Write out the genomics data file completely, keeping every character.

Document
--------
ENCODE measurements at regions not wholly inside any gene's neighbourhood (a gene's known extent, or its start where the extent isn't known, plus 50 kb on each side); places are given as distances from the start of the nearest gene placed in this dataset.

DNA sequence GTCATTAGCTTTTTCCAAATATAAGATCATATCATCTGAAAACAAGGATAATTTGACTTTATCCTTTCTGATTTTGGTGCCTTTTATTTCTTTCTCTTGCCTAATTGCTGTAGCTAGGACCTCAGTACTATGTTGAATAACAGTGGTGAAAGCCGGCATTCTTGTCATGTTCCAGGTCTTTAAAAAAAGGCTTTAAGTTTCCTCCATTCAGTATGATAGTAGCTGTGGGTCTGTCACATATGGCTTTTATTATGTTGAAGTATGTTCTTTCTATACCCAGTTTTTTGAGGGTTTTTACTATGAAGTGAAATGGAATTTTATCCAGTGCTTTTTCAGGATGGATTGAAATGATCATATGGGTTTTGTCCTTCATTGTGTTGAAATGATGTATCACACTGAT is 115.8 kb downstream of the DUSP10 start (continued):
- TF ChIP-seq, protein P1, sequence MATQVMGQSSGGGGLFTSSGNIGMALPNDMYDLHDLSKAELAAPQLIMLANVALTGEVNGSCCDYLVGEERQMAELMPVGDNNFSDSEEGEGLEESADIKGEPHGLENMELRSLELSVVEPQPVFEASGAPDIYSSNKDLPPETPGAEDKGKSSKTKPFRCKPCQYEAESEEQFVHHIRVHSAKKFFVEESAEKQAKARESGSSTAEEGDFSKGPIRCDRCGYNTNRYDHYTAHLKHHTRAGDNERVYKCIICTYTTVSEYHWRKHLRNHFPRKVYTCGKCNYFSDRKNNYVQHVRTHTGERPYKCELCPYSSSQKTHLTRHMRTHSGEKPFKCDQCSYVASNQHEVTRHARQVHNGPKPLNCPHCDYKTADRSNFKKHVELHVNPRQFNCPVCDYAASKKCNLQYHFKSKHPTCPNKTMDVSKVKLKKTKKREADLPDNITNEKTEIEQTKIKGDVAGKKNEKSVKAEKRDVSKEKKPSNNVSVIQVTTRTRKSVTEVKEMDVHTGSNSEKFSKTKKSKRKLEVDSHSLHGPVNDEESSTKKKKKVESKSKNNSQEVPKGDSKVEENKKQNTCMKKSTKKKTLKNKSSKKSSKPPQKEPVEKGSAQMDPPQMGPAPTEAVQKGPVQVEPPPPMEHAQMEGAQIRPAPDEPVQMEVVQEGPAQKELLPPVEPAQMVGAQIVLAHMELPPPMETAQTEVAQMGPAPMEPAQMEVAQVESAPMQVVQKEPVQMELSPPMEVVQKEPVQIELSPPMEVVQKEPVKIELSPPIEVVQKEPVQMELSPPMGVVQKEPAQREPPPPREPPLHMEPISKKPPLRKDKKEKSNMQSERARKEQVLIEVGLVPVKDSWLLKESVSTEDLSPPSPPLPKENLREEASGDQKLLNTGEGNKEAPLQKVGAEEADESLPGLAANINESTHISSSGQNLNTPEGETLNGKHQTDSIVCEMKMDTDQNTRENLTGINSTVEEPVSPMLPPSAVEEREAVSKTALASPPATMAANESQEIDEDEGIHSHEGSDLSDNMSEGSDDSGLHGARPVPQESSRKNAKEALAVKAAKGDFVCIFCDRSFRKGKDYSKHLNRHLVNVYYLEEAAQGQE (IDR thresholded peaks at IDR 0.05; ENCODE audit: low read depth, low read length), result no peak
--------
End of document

ENCODE measurements at regions not wholly inside any gene's neighbourhood (a gene's known extent, or its start where the extent isn't known, plus 50 kb on each side); places are given as distances from the start of the nearest gene placed in this dataset.

DNA sequence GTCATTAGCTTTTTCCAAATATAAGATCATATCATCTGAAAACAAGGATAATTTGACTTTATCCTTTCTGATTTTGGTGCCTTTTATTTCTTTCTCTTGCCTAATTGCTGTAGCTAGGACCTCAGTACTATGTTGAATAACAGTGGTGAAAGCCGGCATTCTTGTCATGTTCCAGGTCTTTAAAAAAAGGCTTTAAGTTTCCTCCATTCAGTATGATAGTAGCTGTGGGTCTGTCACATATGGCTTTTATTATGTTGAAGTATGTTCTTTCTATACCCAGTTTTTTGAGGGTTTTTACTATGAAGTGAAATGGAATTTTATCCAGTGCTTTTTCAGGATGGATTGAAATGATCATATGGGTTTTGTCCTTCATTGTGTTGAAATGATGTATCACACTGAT is 115.8 kb downstream of the DUSP10 start (continued):
- TF ChIP-seq, protein P1, sequence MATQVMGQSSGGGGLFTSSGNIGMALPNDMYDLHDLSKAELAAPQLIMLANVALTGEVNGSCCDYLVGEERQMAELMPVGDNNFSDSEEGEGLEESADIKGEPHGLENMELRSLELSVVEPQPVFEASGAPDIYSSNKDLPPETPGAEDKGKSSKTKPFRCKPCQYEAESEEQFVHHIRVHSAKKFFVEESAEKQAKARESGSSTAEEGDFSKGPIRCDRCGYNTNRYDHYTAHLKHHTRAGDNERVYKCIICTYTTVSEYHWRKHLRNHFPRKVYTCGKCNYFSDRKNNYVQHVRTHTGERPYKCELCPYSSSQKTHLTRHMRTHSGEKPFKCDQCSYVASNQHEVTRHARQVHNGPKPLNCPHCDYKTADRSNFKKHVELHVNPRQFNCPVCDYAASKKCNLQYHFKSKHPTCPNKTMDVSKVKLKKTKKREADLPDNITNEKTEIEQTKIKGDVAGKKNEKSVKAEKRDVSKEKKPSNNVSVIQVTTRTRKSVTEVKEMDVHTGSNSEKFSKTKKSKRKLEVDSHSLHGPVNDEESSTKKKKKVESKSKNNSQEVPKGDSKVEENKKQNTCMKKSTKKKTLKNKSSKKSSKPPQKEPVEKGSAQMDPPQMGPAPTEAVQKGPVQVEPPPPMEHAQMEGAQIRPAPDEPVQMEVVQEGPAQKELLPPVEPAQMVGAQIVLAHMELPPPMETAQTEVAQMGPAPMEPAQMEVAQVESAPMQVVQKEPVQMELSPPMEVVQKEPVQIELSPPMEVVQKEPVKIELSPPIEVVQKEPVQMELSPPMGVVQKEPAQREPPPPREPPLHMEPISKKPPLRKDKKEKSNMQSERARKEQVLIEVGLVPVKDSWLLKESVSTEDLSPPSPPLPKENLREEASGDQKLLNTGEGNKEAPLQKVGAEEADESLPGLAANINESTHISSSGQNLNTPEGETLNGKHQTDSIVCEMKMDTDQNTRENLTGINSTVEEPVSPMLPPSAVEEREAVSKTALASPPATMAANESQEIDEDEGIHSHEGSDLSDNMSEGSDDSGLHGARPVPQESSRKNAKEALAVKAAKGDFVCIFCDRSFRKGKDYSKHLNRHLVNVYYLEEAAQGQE (IDR thresholded peaks at IDR 0.05; ENCODE audit: low read depth, low read length), result no peak